I can't believe it hasn't even been two weeks since I left for site! Time moves very slowly here. To be more precise, the days go by very slowly. Weeks and months seem to fly by.
Anyway, I'm in Atar right now for a little decompression time. Here's some of my initial thoughts on life so far as a PCV:
Moving to site has been easier than I thought it would be in some ways and exactly what I thought it would be in others. Living with a family hasn’t been as difficult as I thought it would be. They’re pretty good at giving me space, and it’s been a lot easier to socialize and get acquainted with the community because of them. My counterpart, Rouqaya, specifically. At first I wasn’t sure whether she would get involved in my work other than introducing me to people, but lately she’s been explaining why I’m here and discussing my possible roles with the community, which makes my life a lot easier. For one, my language skills are limited at best, and my ability to assess what the community wants from me is equally limited. Rouqaya only speaks Hassaniye, but she’s patient with me, and she knows what words to use so that I’ll understand.
The language barrier is probably the most frustrating thing for me right now. Last night, for example, I was invited to attend a meeting on development in Ain. All the community leaders were there, and I’m sure some really interesting things were said, but it was all in Hassaniye, so who knows. At the very least, it was a good networking opportunity. If I can’t do anything else in Hassaniye, at least I know how to greet people. :) I’m definitely learning, though, so hopefully in a few months I’ll be able to have a substantive conversation.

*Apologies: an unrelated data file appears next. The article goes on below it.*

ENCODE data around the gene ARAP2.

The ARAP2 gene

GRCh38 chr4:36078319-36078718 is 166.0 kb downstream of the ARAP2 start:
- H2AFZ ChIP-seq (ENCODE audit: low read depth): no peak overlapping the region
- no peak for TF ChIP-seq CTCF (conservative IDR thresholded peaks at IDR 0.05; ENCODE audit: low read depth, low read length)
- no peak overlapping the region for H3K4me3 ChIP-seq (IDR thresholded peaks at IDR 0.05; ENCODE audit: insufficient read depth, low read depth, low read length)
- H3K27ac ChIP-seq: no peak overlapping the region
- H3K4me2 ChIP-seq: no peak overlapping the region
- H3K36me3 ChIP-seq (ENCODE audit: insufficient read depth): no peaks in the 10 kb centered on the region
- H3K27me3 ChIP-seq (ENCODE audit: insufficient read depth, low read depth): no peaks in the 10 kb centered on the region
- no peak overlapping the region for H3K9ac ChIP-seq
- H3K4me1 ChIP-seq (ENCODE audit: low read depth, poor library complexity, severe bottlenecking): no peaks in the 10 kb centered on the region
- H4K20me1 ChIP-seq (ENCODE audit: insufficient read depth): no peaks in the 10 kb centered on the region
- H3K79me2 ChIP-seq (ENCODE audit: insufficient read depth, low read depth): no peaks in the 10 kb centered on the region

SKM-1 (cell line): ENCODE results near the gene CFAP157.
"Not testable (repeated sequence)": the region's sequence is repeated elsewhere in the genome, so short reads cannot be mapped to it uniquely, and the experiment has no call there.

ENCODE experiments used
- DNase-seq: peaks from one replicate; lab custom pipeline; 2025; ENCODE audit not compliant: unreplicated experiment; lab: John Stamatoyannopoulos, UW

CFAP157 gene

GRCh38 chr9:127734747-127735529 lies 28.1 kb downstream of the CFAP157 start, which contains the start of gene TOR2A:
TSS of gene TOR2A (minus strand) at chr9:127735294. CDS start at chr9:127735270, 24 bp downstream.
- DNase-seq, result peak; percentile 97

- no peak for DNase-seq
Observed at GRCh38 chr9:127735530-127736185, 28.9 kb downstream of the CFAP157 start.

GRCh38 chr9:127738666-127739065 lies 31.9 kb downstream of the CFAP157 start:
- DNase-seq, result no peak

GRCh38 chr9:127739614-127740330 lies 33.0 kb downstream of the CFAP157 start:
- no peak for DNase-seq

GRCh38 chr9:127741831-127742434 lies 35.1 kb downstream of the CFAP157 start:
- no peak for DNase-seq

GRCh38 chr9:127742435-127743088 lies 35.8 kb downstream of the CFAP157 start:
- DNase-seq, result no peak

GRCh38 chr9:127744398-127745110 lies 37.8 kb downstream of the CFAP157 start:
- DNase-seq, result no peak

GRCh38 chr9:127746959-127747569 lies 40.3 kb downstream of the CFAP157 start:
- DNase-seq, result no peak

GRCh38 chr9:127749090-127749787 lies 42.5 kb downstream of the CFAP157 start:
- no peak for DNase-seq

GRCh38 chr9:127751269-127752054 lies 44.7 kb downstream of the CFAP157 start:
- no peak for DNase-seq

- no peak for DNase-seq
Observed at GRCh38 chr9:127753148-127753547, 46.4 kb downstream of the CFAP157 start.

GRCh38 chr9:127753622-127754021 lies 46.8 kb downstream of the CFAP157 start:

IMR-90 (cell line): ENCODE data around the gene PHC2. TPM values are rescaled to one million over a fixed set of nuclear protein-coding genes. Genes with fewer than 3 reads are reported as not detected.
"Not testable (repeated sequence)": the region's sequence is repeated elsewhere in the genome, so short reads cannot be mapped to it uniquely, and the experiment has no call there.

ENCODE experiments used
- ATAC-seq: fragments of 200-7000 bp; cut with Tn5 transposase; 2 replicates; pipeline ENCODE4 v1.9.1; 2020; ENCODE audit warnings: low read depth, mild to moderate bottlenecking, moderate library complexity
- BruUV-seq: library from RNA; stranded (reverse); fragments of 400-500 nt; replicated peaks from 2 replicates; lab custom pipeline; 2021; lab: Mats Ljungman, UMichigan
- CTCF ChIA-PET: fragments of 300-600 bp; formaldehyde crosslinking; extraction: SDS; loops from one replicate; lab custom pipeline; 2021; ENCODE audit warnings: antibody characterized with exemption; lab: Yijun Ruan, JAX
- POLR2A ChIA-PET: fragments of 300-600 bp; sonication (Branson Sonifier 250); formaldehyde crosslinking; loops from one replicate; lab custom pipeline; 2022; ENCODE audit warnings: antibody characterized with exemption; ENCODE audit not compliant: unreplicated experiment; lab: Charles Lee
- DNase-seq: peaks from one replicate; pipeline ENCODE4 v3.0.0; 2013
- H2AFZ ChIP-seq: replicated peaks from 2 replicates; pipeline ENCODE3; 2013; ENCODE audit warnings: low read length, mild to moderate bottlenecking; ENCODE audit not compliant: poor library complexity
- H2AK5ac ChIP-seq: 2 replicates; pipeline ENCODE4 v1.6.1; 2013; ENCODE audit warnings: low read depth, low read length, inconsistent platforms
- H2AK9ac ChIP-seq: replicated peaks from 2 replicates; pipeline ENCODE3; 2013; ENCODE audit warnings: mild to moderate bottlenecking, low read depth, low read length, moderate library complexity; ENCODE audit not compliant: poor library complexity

Things I miss about home: not waking up in a pool of my own sweat, looking pretty, the red line, book stores, happy hour (specifically, that little martini place by the Adams Morgan metro with the awesome Friday night special), burgers, burritos, Whole Foods, farmers’ markets, iced tea, cold beer, washing machines, live music, speaking English, tall trees, bagels and cream cheese, coffee, newspapers, bacon (apparently, breakfast in general), bodies of water, wearing pants, showers, grilling, football season
Things I don’t miss about home: having to look pretty, bras, my job, commuting to my job, being plugged in 24/7, CNN, alarm clocks
I thought that second list would be a little longer, but there’s a lot I like about being here that has nothing to do with not being at home: Mauritanian hospitality, the fact that life doesn’t revolve around work, the focus on family, the sense of community, not rushing around all the time, being able to read all those books I never got around to at home. On the other hand, the constant focus on people and being together can feel smothering at times.
I feel like I haven't done a very good job conveying what life in this country is like. I'm going to try to remedy that over my next few posts.